Organization prefer to establish and nurture stable teams, as reported earlier this year in the InfoQ news developing stable teams, and dealing with dysfunctions. But sometimes there are reasons why the composition of a team or of teams needs to be changed. If changes in team composition are needed, how can they be done?
Kanban helps organizations to get insight into their work-in-progress, and establish a pull system where demand and capability can be balanced. A first step is to find out what the real capability is and visualize the flow. InfoQ interviewed Florian Eisenberg about evolutionary change and how you can balance demand and capability in organizations.
Agile is about a mindset and a contiguous improvement of everything said Yves Hanoulle. InfoQ did an interview with him about the habits that people have and what you can do to get into the habit of improving.
Organizations learn through their employees. To enable adoption of agile ways of working, organization have to support the personal development of their employees.
Most large organizations have allowed their systems to evolve without good architecture and governance. The result is a "hair ball" of systems interfaces and dependencies which greatly increase complexity, risk and the cost of change. David Sprott describes how systems modernization should be a collaboration between business management and IT.
In "experiences with a distributed agile team", Joost Mulders and Andriy Korpan presented how they integrated a near shore development team from Ukraine in a Dutch product development organization using agile practices. At the XP Days Benelux 2013 conference they talked about the do’s and don’ts of distributed agile.
The pace of organizational change and technology adoption is increasing which means that enterprise software development needs to find ways to keep pace with these changes. The rise of big data is also driving the need to undertake many experiment and adapt rapidly. Blogger Matt Asay recently wrote about this in a post titled "Hey, Enterprise Developers! Get Agile Or Get Steamrollered"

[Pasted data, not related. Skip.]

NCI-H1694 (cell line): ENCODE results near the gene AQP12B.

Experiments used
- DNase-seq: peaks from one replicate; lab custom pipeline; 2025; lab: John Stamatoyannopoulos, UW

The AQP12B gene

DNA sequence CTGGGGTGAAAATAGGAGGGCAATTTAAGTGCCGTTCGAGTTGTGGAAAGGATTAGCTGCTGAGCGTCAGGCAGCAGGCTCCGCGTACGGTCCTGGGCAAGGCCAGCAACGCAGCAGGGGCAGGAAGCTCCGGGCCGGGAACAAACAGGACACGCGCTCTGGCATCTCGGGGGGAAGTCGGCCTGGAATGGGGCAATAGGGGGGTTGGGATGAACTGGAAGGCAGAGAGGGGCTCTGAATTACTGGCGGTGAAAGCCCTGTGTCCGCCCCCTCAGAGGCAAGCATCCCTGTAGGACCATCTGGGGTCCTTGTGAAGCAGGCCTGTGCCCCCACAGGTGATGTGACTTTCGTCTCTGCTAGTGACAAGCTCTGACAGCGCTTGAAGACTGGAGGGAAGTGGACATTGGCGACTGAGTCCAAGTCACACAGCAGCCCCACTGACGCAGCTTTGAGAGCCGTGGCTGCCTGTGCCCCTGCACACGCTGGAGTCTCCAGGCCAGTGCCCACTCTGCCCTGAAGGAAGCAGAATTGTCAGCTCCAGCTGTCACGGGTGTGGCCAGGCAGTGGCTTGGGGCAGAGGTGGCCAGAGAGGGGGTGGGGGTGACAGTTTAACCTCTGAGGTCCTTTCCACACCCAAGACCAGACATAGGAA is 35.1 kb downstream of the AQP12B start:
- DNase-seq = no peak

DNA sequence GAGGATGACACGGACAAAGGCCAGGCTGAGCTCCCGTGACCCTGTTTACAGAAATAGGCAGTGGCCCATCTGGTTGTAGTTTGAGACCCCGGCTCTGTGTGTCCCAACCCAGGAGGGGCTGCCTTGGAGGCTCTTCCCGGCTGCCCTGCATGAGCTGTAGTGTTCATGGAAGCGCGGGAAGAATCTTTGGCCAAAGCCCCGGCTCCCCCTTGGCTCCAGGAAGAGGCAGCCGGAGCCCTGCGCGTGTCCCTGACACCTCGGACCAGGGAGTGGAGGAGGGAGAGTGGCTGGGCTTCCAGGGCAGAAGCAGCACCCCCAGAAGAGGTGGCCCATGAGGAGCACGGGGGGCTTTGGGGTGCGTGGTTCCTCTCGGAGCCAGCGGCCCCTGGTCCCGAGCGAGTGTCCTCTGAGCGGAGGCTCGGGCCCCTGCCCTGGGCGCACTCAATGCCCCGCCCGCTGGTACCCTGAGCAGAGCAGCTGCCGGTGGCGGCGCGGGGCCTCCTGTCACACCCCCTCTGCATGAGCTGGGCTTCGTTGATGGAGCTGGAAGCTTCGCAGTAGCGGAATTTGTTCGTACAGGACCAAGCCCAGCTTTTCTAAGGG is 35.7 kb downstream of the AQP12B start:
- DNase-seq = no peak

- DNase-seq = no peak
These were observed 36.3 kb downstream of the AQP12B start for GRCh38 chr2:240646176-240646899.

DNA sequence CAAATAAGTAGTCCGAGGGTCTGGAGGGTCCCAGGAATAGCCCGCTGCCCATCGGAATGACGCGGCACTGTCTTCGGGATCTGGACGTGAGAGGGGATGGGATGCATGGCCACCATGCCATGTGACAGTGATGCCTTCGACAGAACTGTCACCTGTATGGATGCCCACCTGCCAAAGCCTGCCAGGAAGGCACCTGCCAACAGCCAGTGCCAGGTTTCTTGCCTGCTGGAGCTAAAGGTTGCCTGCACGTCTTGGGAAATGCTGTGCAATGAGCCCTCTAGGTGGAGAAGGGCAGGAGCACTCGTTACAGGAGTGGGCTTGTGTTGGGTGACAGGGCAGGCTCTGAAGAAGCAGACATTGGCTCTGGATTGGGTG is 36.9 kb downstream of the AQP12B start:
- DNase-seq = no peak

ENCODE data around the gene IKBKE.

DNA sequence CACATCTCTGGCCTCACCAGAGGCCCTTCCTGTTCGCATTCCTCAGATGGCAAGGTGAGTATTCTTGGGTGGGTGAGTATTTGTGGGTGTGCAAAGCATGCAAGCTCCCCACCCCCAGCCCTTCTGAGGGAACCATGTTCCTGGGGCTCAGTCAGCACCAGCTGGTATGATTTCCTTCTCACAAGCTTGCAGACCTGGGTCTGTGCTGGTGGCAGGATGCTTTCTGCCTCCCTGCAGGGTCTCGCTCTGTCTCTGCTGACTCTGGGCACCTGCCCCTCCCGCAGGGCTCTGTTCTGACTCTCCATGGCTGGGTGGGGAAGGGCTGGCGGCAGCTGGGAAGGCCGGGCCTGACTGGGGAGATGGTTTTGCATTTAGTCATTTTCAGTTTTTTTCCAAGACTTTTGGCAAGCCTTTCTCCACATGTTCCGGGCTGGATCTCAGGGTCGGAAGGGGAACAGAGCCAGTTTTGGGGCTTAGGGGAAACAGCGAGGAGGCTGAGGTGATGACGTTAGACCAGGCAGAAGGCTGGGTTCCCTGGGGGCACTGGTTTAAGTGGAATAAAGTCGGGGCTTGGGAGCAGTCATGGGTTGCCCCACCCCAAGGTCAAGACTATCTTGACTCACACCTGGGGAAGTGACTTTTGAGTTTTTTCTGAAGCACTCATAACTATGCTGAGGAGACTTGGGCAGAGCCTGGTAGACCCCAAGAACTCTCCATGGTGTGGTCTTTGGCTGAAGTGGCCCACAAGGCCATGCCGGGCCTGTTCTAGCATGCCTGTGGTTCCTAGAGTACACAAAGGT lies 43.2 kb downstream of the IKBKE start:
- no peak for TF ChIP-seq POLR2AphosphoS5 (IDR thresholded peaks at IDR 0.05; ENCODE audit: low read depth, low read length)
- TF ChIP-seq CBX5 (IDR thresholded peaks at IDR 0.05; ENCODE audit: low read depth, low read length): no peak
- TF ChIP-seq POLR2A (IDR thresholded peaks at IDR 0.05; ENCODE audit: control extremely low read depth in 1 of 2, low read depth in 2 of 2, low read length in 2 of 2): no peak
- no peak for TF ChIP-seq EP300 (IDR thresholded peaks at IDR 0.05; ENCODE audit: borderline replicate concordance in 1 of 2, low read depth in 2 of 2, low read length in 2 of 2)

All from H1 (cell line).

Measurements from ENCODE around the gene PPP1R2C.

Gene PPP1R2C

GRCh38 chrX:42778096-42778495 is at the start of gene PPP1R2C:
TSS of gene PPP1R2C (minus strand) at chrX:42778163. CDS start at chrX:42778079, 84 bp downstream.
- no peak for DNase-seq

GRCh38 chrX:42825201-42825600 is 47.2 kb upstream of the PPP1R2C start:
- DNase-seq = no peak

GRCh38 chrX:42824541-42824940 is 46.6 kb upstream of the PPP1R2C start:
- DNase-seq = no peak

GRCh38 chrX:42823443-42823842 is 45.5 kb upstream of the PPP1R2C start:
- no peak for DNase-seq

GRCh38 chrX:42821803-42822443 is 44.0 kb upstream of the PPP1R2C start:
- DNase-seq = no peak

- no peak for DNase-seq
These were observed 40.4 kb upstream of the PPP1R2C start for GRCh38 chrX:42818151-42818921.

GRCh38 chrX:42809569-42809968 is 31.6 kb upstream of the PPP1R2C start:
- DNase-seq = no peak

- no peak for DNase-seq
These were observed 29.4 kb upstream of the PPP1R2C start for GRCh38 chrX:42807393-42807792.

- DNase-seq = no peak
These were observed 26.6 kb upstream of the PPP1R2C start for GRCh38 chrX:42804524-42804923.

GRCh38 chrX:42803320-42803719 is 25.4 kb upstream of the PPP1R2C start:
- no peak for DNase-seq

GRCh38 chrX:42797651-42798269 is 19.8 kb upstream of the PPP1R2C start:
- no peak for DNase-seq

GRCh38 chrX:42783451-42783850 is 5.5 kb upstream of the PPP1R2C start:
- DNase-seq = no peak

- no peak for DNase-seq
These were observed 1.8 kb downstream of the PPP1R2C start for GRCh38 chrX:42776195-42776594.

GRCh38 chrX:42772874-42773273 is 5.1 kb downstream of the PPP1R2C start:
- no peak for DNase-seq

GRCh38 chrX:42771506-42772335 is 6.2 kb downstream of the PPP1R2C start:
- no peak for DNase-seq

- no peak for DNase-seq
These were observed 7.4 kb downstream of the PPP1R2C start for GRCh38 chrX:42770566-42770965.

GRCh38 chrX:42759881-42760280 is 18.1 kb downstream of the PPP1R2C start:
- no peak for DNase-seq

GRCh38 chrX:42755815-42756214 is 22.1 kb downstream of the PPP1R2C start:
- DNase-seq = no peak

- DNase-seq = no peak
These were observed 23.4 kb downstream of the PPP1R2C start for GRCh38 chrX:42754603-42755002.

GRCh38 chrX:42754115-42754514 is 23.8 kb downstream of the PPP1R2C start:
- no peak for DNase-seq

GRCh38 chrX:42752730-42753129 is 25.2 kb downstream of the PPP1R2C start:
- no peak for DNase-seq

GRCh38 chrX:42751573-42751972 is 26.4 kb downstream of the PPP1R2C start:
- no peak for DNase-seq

At the XP Days Benelux conference, Paul Kuijten did a session called "kill all projects" where he questioned if getting rid of all projects could be a good idea. InfoQ did an interview with Paul about project management practices that can be valuable for agile, and the funding of product development.
FloraHolland wanted to realize change goals for business units in parallel with their daily business, and decided to use Scrum to manage their business changes. A session from the XP Days Benelux 2013 conference which shows how a Job Demands-Resources model was used by several business units to adopt Scrum and agile elements to change their way of working.
The 2013 international conference in Central Europe about Lean and Kanban (LKCE13) included presentations about change management, systems thinking, leadership, learning, and teamwork, and case studies from larger organizations that have applied Lean and Kanban. InfoQ interviewed Arne Roock about deployment of Lean and Kanban in agile software development.
Enterprises that are adopting agile organizational-wide will at some time have to scale their agile practices. In a session at the Agile Methods in the Finance Sector and Complex Environment conference, attendees shared their experiences with scaling agile in enterprises.
On November 14 and 15 the SEPG Europe 2013 conference will be held in Amsterdam. The conference program covers experience stories and presentations on using the Capability Maturity Model Integrated™ (CMMI) in agile environments. InfoQ will cover this conference, and did interviews about how the CMMI can support agile adoption and the focus of the SEPG Europe conference.
Simplicity, feedback, communication, respect and courage, these eXtreme Programming (XP) values still inspire the team of the XP Days Benelux 2013 conference. InfoQ did an interview with two of the conference hosts, Merlijn van Minderhout and Pascal Van Cauwenberghe, about new developments in agile, successful agile transformations and the needs of European organizations in agile adoption.
A recent Gartner blog raised the issue of Agile projects driving "death march" behavior as each iteration becomes a drive to deliver more and more.
Agile adoption in organizations where command and control is the most dominant management style can be tricky. There have been situations where an agile transition didn’t deliver the expected improvements, or even failed and was stopped. Several authors suggested ways to adopt agile in organizations with a command and control management style. How did you deal with it when transitioning to agile?